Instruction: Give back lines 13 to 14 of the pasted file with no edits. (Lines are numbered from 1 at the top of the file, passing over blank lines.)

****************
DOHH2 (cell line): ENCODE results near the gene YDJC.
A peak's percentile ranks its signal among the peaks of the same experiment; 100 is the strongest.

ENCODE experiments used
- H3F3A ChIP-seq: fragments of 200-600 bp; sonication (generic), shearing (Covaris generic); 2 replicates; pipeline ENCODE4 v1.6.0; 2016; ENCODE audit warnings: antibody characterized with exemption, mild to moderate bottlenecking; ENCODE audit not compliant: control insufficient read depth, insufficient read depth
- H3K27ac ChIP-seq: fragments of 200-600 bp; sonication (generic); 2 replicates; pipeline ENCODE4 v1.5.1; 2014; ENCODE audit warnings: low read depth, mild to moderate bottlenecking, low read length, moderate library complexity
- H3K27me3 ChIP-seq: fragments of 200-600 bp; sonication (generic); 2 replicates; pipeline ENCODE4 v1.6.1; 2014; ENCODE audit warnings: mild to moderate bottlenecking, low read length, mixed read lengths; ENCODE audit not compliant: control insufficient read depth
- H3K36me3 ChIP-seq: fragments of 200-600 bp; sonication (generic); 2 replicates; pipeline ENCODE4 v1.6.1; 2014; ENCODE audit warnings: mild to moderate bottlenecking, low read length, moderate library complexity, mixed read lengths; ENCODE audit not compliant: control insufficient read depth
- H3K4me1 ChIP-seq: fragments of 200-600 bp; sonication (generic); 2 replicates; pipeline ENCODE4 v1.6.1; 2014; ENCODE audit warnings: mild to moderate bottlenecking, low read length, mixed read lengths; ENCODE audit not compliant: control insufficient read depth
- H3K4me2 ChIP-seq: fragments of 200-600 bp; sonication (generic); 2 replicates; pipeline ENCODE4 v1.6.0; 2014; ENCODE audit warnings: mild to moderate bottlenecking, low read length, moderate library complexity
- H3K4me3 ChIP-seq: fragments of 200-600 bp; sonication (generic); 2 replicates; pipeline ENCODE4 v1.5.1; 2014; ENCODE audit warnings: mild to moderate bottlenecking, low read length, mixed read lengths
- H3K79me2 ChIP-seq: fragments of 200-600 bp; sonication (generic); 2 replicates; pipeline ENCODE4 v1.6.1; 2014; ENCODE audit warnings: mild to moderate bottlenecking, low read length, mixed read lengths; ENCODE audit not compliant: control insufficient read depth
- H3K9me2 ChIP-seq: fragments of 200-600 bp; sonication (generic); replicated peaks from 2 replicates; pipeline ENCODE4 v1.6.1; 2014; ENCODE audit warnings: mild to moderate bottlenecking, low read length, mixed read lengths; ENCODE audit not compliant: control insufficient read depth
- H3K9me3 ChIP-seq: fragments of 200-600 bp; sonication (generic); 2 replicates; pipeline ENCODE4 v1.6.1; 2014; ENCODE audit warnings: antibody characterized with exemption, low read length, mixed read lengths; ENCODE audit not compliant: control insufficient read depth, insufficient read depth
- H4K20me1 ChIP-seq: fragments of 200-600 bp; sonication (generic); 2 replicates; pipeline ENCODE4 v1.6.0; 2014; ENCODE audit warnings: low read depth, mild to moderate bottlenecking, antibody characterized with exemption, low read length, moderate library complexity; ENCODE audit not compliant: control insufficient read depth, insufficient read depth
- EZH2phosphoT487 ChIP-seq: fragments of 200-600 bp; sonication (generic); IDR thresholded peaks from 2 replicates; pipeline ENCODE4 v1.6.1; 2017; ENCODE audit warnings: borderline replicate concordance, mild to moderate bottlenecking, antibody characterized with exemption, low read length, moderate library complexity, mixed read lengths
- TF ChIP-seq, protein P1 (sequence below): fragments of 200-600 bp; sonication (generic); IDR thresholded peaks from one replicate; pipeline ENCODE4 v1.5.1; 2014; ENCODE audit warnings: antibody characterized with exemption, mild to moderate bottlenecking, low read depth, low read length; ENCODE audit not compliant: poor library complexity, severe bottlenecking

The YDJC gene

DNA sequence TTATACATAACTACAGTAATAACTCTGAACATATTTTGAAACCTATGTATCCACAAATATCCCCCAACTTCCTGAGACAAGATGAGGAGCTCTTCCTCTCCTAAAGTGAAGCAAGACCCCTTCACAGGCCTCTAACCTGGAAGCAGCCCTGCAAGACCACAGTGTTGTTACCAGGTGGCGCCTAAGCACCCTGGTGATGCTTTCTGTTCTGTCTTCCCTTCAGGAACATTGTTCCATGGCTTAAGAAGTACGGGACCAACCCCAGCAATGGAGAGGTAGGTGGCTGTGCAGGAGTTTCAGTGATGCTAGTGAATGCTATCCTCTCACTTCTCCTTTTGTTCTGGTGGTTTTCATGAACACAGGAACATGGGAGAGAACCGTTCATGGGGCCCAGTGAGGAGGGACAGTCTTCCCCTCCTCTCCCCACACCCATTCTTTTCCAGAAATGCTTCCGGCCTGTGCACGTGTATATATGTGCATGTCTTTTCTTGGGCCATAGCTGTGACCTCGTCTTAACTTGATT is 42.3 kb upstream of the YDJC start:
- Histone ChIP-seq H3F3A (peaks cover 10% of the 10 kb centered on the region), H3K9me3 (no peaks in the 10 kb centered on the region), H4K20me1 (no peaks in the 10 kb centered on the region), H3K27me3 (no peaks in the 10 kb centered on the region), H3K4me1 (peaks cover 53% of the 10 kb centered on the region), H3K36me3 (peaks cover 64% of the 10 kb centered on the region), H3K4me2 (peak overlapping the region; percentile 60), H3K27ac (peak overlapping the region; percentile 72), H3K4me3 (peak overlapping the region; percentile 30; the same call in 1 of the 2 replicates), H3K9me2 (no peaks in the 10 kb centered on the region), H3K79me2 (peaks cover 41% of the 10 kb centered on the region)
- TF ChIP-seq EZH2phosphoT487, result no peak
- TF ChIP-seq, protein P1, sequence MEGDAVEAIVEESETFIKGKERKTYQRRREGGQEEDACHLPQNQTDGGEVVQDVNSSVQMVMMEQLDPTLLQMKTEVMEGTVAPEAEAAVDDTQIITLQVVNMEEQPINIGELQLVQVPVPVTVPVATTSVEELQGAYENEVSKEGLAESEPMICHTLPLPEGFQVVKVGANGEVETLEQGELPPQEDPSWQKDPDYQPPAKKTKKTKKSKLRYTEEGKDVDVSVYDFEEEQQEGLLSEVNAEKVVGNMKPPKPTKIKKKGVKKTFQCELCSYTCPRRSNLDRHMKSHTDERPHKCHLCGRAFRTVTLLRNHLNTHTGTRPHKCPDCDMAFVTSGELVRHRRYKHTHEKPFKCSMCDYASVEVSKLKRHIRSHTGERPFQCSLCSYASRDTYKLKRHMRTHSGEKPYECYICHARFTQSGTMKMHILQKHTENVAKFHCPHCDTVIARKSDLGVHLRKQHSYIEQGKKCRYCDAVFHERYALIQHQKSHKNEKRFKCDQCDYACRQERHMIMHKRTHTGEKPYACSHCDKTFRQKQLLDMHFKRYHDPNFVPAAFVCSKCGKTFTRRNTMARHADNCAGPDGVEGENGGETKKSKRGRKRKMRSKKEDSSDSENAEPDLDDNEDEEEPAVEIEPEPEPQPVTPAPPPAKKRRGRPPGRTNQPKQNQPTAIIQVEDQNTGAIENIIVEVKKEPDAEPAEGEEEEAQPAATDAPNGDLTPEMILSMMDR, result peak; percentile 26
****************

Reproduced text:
- H3K9me3 ChIP-seq: fragments of 200-600 bp; sonication (generic); 2 replicates; pipeline ENCODE4 v1.6.1; 2014; ENCODE audit warnings: antibody characterized with exemption, low read length, mixed read lengths; ENCODE audit not compliant: control insufficient read depth, insufficient read depth
- H4K20me1 ChIP-seq: fragments of 200-600 bp; sonication (generic); 2 replicates; pipeline ENCODE4 v1.6.0; 2014; ENCODE audit warnings: low read depth, mild to moderate bottlenecking, antibody characterized with exemption, low read length, moderate library complexity; ENCODE audit not compliant: control insufficient read depth, insufficient read depth